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Posted on November 16, 2017 by in Data Breach & Technology, Personal

Do you have a WiFi router that you use in your home? Do you use public WiFi on your tablet, smart phone, or laptop? If you’re like the vast majority of folks who use WiFi on a daily basis, you may be under attack. If you have WiFi in your home, or use these devices, you might recognize the acronym WPA2 on the various WiFi networks displayed in your “Network and Sharing Center.” WPA2 security is a secure WiFi protocol, and it helps to keep you safe from snooping strangers, but unfortunately, it has a major flaw.

The vulnerability is being called KRACK, or Key Reinstallation Attacks. Not only does this allow people to eavesdrop on you, it also allows ransomware and other malicious code onto your network. In other words, the bad guys can use this vulnerability to steal personal and sensitive information including passwords, emails, photos, and credit card numbers. Basically they can get full remote control over your devices.

People who are using Android or Linux devices are the most vulnerable. KRACK is very effective against these operating systems. In fact, it has even been suggested that those with Android turn off their WiFi until there is a patch for KRACK.

There is good news, fortunately. There are already new patches rolling out, and more are coming out quickly. Additionally, secure sites, those that have HTTPS instead of HTTP, are also still secure.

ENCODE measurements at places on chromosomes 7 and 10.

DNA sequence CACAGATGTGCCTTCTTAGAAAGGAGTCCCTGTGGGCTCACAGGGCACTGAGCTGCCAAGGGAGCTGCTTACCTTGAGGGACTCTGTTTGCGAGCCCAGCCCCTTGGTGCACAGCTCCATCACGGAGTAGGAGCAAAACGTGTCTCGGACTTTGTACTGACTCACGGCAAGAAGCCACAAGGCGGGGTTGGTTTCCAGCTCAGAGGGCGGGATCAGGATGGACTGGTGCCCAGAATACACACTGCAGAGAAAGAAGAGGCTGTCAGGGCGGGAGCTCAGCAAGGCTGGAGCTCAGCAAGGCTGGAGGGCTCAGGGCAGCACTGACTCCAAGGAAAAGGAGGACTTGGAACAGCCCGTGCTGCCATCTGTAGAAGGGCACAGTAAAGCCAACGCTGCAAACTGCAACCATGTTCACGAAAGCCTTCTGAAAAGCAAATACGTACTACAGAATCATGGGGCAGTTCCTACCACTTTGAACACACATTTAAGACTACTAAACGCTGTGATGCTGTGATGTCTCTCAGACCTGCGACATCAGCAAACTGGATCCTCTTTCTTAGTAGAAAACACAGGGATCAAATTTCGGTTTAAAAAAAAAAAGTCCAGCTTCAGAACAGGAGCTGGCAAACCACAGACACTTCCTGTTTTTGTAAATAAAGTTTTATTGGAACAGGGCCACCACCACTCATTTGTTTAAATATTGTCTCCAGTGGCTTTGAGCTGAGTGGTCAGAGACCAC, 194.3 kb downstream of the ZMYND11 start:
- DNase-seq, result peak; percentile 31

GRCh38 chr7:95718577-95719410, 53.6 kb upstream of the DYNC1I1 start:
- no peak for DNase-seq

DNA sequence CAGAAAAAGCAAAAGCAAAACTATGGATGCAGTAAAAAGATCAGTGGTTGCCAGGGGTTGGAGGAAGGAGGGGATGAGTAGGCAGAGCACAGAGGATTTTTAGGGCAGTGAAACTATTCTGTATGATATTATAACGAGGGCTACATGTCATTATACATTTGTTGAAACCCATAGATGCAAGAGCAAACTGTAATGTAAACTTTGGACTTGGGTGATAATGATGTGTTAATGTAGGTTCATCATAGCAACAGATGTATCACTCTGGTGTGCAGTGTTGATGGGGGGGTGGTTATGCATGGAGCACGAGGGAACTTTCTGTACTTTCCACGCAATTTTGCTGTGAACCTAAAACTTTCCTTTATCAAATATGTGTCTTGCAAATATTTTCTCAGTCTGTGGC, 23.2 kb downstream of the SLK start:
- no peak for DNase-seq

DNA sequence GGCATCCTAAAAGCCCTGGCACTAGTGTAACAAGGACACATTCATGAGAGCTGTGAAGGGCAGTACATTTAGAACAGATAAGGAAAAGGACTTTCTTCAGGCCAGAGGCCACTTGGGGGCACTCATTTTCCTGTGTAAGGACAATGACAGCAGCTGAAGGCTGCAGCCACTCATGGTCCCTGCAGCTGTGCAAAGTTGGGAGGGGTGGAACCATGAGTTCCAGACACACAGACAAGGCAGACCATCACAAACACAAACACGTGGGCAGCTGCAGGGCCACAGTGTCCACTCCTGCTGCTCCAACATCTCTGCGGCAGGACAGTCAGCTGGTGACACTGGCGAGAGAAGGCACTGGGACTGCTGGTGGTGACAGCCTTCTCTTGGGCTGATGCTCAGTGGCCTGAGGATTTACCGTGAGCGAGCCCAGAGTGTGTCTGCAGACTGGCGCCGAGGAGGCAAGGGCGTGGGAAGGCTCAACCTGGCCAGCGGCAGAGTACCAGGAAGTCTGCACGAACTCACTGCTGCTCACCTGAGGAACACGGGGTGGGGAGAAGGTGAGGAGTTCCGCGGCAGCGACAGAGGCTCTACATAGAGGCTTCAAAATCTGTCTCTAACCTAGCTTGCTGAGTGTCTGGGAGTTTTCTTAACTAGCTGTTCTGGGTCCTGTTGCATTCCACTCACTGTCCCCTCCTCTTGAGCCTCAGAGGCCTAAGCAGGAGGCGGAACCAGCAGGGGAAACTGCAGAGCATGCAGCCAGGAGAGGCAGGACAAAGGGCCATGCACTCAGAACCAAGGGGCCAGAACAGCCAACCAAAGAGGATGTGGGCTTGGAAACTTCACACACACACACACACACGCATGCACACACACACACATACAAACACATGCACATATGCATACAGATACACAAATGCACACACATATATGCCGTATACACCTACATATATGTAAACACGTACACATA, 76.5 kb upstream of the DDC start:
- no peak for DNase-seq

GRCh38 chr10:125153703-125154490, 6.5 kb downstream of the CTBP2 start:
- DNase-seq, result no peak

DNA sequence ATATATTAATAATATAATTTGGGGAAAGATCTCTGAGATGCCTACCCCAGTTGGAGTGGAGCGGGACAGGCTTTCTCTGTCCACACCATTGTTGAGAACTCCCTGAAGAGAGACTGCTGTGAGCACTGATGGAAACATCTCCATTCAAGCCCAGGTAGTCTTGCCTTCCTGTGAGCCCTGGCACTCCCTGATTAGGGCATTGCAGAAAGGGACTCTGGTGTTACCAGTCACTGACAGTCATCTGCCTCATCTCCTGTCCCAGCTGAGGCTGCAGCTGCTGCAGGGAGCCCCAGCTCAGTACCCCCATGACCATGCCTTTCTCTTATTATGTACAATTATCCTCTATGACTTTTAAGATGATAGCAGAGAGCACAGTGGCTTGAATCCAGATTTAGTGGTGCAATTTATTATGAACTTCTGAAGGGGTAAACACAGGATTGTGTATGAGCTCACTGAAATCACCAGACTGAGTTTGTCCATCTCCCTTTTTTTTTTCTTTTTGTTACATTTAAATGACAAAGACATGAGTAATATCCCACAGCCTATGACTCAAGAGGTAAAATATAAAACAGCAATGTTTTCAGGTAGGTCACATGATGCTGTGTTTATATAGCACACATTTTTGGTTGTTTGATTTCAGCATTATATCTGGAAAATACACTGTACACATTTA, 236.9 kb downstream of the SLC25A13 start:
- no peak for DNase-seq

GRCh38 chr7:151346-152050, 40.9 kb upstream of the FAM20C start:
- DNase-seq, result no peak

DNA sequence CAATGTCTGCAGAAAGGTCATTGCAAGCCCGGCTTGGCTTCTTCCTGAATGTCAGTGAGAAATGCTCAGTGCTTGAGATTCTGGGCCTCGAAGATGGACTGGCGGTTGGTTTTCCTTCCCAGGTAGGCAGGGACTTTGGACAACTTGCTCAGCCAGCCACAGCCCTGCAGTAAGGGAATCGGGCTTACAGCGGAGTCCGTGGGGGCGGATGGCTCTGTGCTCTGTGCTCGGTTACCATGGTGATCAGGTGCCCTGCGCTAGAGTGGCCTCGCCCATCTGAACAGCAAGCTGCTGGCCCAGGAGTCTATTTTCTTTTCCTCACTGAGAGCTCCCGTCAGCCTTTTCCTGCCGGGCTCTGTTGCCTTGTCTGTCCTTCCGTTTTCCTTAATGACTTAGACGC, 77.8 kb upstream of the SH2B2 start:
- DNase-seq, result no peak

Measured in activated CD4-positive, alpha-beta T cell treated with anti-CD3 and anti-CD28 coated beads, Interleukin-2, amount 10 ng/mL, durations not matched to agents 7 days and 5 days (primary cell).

It also appears that, in order to gain access to a WiFi network, the criminal has to be physically located next to your router – parked outside of your home, for example. So, a KRACK attack can’t be done remotely. So, while you may not be as vulnerable at home, public WiFi hotspots are still a big concern.

How to Avoid Being Impacted By KRACK

  • Stay away from free public WiFi connections whenever possible, but if you must connect, use a VPN software which encrypts all WiFi security communications.
  • Try and only visit secure sites containing HTTPS in the address bar.
  • Install any new patches offered up by your hardware/software as soon as they become available.

We aren’t totally sure what the fallout from these KRACK attacks might be. Experts think that this is a vulnerability that is tricky to take advantage of, and major platforms, such as macOS, Windows, and iOS are patched with automatic updates. However, there are millions of routers and other devices out there that are unlikely to get patched or fixed. This means that the true impact of KRACK could go on for many years.

Again, if you have a Mac or Windows computer, or an iPhone, check to see if updates are available. Install your patch right now. If you are using an Android device, check often for updates. Same thing with your router. Back up your routers current settings and update to the latest firmware. However, it could take a bit to get a patch out. For other devices, such as your printer, it could take much longer.

Long story short: Always apply security updates as soon as they become available for your device.